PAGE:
In order to use more active learning in the classroom, I use a lot of curriculum card sorts and games. It can take a little bit of time to cut out these activities and so it’s important to have some kind of strategy to organize card sorts so that the time investment is worth it. After all, you only want to do the prep work once for a classroom set and then be able to use them over and over for years.
Here are some of my tricks for organizing this stuff and the materials I use for activities such as:
- Math Activities: Exponent Block Game
- Material Sciences: The Iron Age and Properties of Iron
- Marketing – Promotion: Communication Channels
Printing Card Sorts
I like to print card sorts and games on good quality card stock using an old-school black and white LaserJet printer. I have been using the same HP LaserJet printer for 15 years now (an HP LaserJet P2055dn). For a new printer, I recommend a really basic model that just prints in black and white. The more features you add to your printer, the more likely it will break down over something that you don’t even use. I end up using this printer to print a lot of classroom materials at home and I only have to buy toner once or twice a year. The closest model I can find to the one I have been using is the HP LaserJet Pro 3001dw.
I print all of the cards for sorts and games on 90-lb card stock so that I can use these over and over in class. If you print the activities on paper instead, it is very difficult for the students to pick up the pieces and they are frequently bent or lost during class.
I recommend just buying one ream of each color to get started. If you are supplying yourself for a lot of card sorts, you might want to double up on the yellow and white colors.
- 90-lb Springhill Canary Yellow cardstock
- 90-lb Springhill Green cardstock
- 90-lb Springhill Blue cardstock
- 90-lb Springhill White cardstock
Cutting the Cards
I find that it takes about 1 minute per page to cut cards for a card sort or game. Suppose you have a 30-person class, where the students will work in partners. If the card sort is two pages, you can expect this to take about 30 minutes to cut 15 sets for your class. This might seem like a large investment of time, but you will never have to prep this class again. And you can use the cards in multiple sections. And, this is the best excuse ever to watch your favorite streaming show for 30 minutes while you do the busy work. It is important to have a high quality paper cutter or it will take you a lot more time. I recommend this X-ACTO Heavy Duty Wood Guillotine Trimmer. I have tried to use the plastic models, which are a little less expensive, and I do not recommend them. Everything will take more time without a strong cutting blade and high wooden edges.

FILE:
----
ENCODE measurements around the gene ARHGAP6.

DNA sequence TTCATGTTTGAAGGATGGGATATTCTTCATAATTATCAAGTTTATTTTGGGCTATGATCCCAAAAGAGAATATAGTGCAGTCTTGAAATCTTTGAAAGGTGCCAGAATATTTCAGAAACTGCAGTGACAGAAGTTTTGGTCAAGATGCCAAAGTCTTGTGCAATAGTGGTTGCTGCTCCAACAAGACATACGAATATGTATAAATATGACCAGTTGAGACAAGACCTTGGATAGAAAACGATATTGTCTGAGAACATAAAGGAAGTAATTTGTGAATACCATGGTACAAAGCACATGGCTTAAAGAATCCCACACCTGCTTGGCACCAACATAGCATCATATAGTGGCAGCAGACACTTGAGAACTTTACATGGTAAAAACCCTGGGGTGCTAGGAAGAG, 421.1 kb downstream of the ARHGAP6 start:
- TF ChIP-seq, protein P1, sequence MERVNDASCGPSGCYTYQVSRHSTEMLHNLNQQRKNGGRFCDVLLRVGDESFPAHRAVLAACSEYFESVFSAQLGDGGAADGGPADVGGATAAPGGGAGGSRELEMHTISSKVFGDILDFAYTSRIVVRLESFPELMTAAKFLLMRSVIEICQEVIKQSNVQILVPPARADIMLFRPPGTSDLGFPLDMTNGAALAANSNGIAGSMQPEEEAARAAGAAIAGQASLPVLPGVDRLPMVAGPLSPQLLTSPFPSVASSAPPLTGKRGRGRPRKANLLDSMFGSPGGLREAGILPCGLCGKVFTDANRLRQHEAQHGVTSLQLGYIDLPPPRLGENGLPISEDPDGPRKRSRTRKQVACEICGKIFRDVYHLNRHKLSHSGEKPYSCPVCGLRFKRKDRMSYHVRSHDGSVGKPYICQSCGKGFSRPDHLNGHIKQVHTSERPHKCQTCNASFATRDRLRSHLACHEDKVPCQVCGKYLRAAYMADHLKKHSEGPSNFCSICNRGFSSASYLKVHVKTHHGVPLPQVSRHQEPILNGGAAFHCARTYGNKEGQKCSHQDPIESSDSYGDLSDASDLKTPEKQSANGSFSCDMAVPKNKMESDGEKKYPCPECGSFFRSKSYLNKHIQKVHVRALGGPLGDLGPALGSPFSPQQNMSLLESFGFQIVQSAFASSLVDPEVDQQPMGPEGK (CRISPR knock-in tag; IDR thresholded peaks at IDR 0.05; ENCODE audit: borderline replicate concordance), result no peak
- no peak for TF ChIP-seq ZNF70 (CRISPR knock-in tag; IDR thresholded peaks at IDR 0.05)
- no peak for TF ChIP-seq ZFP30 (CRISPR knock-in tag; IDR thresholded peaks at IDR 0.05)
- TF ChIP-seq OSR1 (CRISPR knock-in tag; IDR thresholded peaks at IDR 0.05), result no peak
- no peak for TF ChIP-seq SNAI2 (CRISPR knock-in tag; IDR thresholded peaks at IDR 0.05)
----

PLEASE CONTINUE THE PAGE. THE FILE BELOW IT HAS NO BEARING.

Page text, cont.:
Do not plan to cut out card sorts and game pieces with a scissors unless you are only doing one set per topic (like for the Tech & Society Summer Camp). Using a scissors will triple the cutting time.
Armed with a decent paper cutter, you can make the main cuts on a card sort and then stack up several columns of cards and cut them 3-4 at a time, which is more efficient.
Organizing Card Sorts and Games
I’ve been using these kinds of activities for two decades. One of the features of these active learning activities is that you only have to prep them once, and then you can use them over and over, year after year. But you will want to start this process with some kind of system of organization in mind, so that you don’t end up with a bunch of mixed up card sorts.
You need to organize the Cards into partner sets, and then the partner sets into classroom sets.
The partner sets can be organized using medium-sized binder clips or small plastic craft bags, like the ones jewelry makers use for beads. Both of these methods work just fine, it’s just personal preference which one you use.
The partner sets need to be organized into classroom sets. My recommendation here is to use manila envelopes with clasps. If you need to store 15 sets, use the regular 9×12 size of manila envelope. If you are only storing seven or eight sets, you can use the 6×9 manila envelopes instead. Whatever you do, make sure to buy the ones with clasps so that you can use them over and over without your materials falling out of the envelope.
Label the outside of the envelope using a Sharpie, and then store them in a file cabinet or plastic bins. Honestly, nobody knows what to do with their file cabinets anymore, so you should be able to find a file cabinet laying around at your school or on Facebook Marketplace for free.
To find a concise list of all the supplies mentioned in this post, in case you want to do a DonorsChoose or order all your supplies at once, you can find the Card Sort List on Amazon here.
Hopefully this post has helped you in organizing card sorts – now you just need the activities! You can find activities in many subjects at my Edge of Learning storefront on Teachers Pay Teachers.